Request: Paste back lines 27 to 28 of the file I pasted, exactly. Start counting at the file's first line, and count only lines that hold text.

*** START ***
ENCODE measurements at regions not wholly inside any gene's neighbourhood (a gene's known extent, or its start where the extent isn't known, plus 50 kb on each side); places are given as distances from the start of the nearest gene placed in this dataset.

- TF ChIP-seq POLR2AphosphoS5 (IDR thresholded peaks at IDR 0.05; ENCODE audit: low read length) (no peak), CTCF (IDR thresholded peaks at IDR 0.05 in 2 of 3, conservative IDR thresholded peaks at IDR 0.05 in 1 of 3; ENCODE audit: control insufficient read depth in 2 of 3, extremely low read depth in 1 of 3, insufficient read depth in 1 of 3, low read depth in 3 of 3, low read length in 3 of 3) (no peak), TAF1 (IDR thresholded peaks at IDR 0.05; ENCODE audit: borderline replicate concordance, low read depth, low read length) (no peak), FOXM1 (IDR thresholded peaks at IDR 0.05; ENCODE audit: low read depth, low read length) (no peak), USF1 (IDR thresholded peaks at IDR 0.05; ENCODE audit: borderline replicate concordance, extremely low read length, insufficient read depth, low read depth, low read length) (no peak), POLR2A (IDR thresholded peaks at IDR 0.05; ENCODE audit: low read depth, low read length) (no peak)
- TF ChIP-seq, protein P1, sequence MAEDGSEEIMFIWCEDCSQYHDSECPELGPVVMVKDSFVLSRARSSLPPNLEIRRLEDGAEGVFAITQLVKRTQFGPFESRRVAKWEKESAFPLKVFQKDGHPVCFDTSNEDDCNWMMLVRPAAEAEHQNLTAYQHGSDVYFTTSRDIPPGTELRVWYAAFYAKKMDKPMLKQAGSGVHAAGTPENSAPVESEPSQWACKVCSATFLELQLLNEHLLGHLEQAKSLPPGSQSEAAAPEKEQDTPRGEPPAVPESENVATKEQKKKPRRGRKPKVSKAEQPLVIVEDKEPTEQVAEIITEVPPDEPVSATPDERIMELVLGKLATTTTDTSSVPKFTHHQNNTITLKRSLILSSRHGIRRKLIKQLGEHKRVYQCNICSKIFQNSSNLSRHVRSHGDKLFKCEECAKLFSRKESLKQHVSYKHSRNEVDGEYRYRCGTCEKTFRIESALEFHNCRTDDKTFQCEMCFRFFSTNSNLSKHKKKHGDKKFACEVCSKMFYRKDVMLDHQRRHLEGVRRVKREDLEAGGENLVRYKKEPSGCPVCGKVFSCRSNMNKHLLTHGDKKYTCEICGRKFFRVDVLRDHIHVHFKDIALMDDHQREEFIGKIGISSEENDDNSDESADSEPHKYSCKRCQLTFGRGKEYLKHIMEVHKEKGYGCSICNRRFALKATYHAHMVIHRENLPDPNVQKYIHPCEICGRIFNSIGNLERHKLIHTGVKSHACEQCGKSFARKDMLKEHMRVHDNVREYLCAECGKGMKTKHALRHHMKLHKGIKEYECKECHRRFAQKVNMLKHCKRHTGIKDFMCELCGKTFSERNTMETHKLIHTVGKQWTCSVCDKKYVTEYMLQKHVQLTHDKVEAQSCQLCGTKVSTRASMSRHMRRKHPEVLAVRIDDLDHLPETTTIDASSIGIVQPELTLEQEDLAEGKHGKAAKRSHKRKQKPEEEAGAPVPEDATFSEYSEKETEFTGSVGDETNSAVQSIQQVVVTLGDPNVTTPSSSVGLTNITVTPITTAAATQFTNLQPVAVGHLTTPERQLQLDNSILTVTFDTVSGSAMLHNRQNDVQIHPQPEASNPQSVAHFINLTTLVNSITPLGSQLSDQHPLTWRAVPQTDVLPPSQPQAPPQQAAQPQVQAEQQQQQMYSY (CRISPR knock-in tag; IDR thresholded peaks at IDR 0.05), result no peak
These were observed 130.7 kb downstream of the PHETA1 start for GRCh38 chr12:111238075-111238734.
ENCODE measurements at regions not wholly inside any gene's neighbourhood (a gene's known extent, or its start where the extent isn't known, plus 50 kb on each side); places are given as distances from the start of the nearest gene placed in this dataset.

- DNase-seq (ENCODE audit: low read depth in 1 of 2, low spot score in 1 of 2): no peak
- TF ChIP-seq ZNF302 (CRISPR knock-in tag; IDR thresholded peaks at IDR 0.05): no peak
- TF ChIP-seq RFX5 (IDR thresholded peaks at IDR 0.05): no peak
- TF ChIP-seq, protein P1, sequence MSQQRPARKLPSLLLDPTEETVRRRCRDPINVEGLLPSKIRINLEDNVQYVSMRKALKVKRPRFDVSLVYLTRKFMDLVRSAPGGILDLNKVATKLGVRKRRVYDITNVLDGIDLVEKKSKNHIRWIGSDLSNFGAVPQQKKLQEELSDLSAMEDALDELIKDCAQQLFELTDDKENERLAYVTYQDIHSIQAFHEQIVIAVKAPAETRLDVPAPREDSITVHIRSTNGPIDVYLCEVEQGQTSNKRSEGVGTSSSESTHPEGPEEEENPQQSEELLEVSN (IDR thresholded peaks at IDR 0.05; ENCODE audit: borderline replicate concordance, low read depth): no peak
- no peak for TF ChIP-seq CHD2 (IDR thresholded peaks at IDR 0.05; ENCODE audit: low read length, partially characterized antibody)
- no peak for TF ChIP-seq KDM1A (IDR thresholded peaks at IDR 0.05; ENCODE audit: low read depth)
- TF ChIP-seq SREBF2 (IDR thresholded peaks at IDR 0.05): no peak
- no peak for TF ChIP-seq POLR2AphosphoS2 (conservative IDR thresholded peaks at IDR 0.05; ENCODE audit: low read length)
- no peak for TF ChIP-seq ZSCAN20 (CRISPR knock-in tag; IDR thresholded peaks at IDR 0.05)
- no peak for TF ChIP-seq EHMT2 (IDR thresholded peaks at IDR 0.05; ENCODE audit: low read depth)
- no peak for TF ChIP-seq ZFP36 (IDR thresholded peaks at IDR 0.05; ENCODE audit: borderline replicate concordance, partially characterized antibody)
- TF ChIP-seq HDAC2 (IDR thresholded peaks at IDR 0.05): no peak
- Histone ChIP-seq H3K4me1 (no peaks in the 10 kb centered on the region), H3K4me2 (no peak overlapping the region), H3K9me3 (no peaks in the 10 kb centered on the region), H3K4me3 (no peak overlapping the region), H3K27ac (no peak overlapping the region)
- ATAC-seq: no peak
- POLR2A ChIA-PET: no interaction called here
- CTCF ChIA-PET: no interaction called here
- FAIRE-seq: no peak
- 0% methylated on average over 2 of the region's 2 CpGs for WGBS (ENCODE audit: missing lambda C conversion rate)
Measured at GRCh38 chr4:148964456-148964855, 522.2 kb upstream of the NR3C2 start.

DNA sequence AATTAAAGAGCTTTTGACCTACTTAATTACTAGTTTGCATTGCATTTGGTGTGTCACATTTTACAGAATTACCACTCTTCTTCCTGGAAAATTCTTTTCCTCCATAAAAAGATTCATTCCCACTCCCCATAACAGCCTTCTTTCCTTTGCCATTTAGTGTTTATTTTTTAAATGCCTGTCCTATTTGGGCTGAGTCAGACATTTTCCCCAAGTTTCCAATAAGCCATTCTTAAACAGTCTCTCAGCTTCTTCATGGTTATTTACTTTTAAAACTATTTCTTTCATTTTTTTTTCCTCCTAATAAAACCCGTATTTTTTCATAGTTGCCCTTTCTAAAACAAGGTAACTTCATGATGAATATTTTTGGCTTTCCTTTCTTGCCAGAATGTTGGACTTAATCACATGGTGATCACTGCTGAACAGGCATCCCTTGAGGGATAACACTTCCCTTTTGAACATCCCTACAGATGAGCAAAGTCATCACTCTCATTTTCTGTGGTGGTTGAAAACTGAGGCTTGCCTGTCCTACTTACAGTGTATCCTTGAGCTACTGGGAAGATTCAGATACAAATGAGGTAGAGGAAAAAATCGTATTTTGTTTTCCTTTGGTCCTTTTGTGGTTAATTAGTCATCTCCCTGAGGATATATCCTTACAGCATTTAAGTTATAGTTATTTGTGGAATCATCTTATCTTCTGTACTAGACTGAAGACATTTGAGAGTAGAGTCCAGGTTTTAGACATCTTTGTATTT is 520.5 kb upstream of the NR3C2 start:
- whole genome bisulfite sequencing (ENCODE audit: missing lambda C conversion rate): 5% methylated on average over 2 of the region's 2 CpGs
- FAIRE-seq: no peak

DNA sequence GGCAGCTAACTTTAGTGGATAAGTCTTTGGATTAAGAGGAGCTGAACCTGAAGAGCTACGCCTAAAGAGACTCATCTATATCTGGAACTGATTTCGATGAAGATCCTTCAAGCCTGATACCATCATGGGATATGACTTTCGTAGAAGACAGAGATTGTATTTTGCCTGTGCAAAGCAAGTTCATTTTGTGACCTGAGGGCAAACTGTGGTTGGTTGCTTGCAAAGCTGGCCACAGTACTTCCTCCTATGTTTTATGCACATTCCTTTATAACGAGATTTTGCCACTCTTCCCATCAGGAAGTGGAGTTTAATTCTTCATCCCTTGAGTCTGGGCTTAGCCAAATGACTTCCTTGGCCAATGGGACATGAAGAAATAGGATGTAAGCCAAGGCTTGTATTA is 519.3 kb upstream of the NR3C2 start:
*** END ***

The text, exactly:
- FAIRE-seq: no peak

DNA sequence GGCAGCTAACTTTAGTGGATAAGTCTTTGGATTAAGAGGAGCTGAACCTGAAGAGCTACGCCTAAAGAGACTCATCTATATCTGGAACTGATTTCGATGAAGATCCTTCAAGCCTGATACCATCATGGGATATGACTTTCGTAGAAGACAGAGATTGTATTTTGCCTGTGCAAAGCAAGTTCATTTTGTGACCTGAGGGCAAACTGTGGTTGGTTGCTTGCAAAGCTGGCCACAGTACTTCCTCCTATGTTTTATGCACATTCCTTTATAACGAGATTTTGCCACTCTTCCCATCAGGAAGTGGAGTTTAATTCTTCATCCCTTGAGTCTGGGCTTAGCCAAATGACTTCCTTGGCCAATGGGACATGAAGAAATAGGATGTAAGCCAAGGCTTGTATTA is 519.3 kb upstream of the NR3C2 start: